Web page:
Social justice is a provocative term. It is celebrated by some—and even spiritualized—as the battle of our time. In the eyes of many of these advocates, our purpose here on Earth is to eradicate the injustices that plague our society and empower the poor, weak, and oppressed.
These are noble goals, but others worry that this movement has gone astray. In Christian circles, the “social justice gospel” has emerged—a form of secular humanism that places all emphasis on overcoming societal injustice, while ignoring the battle between good and evil that takes place in each human heart. Freeing the oppressed and empowering the poor are good things, but of what worth are they without personal transformation?
Others dislike the term for different reasons. AEI’s Jonah Goldberg rejects social justice because of it’s vague meaning. He describes it as “code for good things no one needs to argue for and no one dare be against.” And because social justice often means redistribution by the state and restriction of freedom, it is a way to advance a progressive agenda without argument.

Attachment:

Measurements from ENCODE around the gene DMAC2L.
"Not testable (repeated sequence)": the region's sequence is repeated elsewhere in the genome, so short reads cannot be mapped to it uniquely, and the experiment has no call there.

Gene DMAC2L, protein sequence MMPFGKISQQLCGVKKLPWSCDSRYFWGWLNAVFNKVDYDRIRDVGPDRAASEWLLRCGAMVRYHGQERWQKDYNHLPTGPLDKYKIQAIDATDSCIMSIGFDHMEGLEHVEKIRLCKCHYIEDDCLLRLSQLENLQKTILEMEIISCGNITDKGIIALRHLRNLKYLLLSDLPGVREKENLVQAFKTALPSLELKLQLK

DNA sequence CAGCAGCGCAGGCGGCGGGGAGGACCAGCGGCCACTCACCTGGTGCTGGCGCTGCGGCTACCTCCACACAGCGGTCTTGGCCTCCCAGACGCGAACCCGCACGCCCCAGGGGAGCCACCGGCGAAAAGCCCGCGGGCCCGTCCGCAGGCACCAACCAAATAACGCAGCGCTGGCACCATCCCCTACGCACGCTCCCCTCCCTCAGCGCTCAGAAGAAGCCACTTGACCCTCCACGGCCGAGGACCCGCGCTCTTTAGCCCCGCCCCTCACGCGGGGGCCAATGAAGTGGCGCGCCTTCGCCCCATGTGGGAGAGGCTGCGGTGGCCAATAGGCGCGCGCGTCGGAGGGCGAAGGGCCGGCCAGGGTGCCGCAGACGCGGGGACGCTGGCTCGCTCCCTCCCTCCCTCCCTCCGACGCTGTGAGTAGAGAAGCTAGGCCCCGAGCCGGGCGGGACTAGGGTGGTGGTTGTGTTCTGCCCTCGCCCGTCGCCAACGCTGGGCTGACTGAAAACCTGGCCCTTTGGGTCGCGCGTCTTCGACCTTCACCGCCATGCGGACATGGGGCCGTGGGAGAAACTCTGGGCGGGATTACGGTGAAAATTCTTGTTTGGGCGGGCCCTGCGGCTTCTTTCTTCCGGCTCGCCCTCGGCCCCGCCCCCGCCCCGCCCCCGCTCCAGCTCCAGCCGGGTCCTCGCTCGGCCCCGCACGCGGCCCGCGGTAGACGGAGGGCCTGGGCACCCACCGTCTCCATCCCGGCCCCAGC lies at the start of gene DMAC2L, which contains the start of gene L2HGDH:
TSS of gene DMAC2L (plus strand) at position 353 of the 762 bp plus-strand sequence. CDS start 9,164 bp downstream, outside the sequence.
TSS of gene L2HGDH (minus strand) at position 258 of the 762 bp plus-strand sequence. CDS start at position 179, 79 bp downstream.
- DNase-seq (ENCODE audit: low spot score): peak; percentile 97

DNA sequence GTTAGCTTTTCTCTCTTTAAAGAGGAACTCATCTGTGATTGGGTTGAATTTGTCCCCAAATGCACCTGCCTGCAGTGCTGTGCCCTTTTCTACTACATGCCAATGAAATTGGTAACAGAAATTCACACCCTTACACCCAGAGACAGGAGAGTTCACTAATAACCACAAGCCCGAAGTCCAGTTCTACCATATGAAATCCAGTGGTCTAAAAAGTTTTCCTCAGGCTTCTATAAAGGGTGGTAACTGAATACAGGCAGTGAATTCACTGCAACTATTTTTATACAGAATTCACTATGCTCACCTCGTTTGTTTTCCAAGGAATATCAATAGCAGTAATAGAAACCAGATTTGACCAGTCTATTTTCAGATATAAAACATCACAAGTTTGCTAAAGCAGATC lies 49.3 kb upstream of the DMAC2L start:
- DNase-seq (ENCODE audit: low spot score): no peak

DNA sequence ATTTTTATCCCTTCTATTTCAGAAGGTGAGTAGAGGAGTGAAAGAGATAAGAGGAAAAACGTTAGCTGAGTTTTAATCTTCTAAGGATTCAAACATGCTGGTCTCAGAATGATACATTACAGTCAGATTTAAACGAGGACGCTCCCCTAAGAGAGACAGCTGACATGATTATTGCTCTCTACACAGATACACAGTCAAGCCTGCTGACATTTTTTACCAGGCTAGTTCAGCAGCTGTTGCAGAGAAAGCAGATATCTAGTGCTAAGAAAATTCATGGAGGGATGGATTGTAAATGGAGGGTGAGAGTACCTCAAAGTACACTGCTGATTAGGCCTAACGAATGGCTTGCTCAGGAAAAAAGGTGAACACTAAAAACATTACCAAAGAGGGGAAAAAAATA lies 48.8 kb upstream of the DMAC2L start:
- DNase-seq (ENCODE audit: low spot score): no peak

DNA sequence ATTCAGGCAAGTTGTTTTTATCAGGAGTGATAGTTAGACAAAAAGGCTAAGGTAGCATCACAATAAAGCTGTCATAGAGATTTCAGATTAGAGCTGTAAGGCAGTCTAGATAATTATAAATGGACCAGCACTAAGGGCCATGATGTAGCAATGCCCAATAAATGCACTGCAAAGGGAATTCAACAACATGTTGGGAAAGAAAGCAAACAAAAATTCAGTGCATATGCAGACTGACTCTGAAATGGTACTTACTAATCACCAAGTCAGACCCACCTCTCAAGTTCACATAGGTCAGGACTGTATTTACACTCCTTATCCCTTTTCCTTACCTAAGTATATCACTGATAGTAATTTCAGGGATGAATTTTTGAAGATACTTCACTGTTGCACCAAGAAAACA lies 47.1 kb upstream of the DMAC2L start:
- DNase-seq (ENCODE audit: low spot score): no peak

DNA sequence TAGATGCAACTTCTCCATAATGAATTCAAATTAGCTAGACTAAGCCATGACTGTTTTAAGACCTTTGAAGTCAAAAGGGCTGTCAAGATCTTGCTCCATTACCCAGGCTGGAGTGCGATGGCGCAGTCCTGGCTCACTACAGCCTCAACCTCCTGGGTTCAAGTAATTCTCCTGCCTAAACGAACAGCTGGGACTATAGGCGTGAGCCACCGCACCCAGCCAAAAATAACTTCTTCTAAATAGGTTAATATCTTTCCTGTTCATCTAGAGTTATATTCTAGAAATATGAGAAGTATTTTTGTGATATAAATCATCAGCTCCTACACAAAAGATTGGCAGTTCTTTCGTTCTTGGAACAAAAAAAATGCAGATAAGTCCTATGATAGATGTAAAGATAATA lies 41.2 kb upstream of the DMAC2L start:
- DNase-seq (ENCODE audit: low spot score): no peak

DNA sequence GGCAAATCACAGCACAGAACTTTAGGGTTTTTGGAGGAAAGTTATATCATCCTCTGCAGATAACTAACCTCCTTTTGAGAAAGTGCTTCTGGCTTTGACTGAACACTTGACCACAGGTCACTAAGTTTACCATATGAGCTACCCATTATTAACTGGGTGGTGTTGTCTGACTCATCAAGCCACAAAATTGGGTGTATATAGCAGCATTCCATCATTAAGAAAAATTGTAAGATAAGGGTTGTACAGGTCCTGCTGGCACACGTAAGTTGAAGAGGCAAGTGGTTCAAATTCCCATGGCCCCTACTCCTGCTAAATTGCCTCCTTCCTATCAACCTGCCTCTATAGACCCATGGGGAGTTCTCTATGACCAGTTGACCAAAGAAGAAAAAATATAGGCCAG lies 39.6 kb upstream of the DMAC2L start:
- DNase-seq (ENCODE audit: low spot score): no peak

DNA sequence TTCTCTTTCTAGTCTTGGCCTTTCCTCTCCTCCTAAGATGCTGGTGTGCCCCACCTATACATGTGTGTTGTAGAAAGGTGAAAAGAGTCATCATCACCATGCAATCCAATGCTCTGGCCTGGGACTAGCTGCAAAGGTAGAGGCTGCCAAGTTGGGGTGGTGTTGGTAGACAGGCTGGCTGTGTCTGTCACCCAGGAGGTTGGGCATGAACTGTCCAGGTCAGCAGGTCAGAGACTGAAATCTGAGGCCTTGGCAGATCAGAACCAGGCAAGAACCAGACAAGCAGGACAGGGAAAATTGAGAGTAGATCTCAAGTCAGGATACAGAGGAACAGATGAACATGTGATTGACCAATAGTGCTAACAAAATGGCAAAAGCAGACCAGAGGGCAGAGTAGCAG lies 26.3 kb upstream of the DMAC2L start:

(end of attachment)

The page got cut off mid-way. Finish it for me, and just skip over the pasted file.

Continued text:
However, regardless of your opinion about the term social justice, we can all agree that we have a responsibility to care for the vulnerable. A common goal. Isn’t that where all of our discussions about politics and society should start?
That’s exactly where this recent conversation, between Jim Wallis of Sojourners and Arthur Brooks of AEI, began: